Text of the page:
FAIRBANKS - The buzz in Debra Tate’s head is all about the healthy attributes of honey.
Her interest in beekeeping began four years ago with fear and trepidation and has since grown into a life passion.
Tate, owner of Queen’s Way Apiaries, was taking a master gardener course when a classmate suggested she get some beehives.
“I was terrified, not of the bees but of something new. I was afraid it would not be successful,” Tate said. “That first year I didn’t know what I was doing but the second year I did OK.”
In the spring of 2009 Tate bought two hives and lost the queen in one of them. Her mentor, Steve Petersen, asked her how she knew the queen was gone and she said she could tell by the sound. The queen has a visible dot and Tate didn’t see that particular bee anymore and she noticed the bees were moving to the other hive. Petersen acknowledged all her points and said she had learned a lot in his class.
That first year, Tate got five gallons of honey, then bought two more hives from Petersen. Her hives are made of foam, not wood, and Tate loves them. She also prefers the Italian type of bee because they are not mean and produce a lot of honey.
Tate hails from Haines and has also lived in Juneau. She has been in North Pole for 18 years. She came here to make a life change and attend college. At the time, she had three young children and decided to focus on them.
Since moving to the Interior she has taken up gardening with a vengeance. On her three acres she raises chickens, turkeys, tomatoes, peppers, cucumbers, strawberries, zucchini, lettuce, spinach, herbs, broccoli, cauliflower, cabbage, potatoes, Brussels sprouts, carrots and beets. She has noticed since she took up beekeeping that the garden does much better, due to the pollination factor.
“North Pole is the perfect place for honeybees,” she said.
This summer she will have 10 hives, with her new colonies arriving in April. At the end of the season the bees are destroyed, which Tate said is the hardest part of beekeeping.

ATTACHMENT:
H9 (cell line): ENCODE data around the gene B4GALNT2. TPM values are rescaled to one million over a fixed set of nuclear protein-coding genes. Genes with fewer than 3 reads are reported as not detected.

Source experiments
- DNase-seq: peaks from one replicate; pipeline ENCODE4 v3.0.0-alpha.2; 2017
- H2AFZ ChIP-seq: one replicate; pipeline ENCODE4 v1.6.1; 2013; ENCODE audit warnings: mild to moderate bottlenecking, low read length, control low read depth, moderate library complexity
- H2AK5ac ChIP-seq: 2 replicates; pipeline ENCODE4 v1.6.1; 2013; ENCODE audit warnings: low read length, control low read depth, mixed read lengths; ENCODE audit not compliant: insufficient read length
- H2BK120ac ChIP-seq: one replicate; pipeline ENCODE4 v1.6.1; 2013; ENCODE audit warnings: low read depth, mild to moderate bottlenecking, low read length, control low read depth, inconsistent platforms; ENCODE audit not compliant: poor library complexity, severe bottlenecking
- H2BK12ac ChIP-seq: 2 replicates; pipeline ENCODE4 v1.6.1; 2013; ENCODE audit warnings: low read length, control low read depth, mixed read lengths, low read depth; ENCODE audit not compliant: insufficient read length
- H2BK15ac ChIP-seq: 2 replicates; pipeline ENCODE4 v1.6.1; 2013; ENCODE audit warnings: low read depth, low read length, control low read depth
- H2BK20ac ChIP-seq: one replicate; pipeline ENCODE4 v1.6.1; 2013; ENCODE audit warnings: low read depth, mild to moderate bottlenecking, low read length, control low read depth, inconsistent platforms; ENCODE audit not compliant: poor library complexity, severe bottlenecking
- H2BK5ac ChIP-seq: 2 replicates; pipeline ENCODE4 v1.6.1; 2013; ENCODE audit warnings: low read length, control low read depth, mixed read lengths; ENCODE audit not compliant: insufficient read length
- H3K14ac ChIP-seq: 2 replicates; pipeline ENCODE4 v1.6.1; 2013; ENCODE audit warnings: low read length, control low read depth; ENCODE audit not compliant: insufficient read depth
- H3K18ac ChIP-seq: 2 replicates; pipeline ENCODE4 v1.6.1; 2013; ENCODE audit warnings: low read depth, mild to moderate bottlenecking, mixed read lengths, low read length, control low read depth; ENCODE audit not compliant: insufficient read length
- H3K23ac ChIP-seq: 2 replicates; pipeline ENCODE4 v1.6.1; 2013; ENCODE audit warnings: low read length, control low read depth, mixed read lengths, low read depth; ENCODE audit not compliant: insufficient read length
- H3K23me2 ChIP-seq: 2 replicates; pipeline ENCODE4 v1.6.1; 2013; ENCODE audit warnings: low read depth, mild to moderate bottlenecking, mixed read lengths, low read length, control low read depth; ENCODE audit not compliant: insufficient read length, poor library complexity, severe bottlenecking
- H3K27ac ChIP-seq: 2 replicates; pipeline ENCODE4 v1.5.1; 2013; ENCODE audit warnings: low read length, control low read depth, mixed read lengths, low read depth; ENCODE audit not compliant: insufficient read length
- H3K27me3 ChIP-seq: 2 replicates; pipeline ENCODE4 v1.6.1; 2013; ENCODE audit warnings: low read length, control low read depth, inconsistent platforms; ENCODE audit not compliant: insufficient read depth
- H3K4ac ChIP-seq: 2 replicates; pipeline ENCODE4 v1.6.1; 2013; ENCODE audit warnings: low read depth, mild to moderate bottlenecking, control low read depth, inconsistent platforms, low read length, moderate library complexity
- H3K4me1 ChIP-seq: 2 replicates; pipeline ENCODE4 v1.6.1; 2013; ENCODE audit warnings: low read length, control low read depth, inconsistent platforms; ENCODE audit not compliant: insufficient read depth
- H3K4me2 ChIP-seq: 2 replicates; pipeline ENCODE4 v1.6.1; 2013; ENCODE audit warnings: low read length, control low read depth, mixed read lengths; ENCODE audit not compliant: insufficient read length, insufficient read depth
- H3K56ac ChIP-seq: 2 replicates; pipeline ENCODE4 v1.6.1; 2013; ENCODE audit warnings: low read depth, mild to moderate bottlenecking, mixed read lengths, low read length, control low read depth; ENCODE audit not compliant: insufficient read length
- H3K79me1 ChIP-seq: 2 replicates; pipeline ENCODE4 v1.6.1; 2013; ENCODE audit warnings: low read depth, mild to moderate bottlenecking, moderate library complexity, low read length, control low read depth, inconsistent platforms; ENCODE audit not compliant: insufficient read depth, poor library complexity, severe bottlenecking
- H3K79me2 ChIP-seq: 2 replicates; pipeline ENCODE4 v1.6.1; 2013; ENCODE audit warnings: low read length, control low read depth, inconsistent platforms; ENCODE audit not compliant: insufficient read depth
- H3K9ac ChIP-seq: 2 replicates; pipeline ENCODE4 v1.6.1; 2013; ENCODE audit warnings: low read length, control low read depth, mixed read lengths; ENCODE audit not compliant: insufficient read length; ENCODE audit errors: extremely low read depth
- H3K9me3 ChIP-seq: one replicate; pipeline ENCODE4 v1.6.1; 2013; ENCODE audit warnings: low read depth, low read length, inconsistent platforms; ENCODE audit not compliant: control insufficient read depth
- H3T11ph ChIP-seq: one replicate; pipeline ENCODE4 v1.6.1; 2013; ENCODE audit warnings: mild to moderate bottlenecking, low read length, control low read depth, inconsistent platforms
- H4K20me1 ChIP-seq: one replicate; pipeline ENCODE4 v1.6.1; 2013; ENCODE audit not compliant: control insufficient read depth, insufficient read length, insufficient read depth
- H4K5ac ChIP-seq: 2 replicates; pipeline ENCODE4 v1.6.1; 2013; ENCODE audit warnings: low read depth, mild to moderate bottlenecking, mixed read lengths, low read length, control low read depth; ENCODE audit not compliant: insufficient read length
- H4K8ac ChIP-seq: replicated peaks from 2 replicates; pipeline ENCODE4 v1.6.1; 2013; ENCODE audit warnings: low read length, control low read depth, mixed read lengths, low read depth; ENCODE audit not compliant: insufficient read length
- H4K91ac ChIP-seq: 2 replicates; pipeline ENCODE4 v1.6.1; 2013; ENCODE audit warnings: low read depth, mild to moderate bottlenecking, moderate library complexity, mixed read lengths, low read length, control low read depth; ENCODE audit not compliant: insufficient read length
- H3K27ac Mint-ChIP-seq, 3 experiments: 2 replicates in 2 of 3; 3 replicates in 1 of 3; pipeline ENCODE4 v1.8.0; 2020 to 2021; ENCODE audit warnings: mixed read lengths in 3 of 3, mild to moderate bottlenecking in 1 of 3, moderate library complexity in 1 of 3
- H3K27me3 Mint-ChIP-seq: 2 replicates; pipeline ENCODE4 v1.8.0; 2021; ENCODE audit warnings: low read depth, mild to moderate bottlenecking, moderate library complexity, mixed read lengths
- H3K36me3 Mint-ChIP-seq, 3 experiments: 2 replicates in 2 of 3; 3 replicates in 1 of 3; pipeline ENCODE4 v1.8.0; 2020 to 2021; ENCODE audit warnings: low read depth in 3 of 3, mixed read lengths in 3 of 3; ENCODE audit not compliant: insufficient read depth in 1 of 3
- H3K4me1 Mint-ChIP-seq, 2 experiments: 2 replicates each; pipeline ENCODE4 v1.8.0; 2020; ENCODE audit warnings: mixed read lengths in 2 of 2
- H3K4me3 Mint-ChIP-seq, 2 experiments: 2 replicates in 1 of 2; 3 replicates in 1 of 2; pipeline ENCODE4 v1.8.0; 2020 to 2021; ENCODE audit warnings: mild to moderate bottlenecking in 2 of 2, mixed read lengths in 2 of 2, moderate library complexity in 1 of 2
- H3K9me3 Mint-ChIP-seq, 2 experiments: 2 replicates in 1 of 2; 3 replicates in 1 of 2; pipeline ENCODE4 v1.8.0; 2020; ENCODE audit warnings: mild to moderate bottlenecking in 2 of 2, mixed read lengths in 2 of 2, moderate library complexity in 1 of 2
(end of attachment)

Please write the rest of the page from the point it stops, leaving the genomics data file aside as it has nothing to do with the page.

She admits all the work would not be possible without help due to chronic pain she has from a work injury to her wrist. Through exercising at the Alaska Club she met a young friend and University of Alaska Fairbanks student, Joel Carpenter, who helps her with the manual labor in exchange for honey.
The honey she harvests is raw, hence her slogan, “Honey in the Buff.” She firmly believes in the medicinal use of raw honey and swears by the book, “The Honey Revolution,” by Ron Fessenden and Mike McInnes. She takes two teaspoons of honey at bedtime every night to help with her liver function and to promote restful sleep. Tate even believes that honey can aid people with diabetes and Alzheimer’s disease.
“It is the only complete food and the only food that never spoils,” she said.
She typically doesn’t cook with honey because heat destroys its enzymes but she does use it in her homemade granola. A new twist in the medicinal aspects will be tackled this year when she tries bee sting therapy to help relieve her pain.
She is also interested in how the color and taste of the honey changes as the season does. In the spring the honey is flavored with willows and birch, later in the summer with dandelions and then by the end of summer with clover and fireweed. And she loves the aroma of the hives.
“It smells like heaven,” she said.
Tate enjoys sharing her knowledge with others and often invites visitors to her place so they can see the hives. To be successful at beekeeping you have to be committed, Tate said. “You have to know how to read the hive.”
She said she never dreamed in a million years she would be doing this, but now she is hooked. So far she doesn’t sell honey, just gives it away to friends.
“We have to start out the way we are meant to go. I want it to be solid and successful,” she said. “This is more of a journey than a business.”
“This is my life’s journey. If you have a dream that is bigger than you are, then it’s from God.”
This column is provided as a service by the UAF School of Natural Resources and Agricultural Sciences and the Agricultural and Forestry Experiment Station. Nancy Tarnai is the school and station’s public information officer. She can be reached at firstname.lastname@example.org.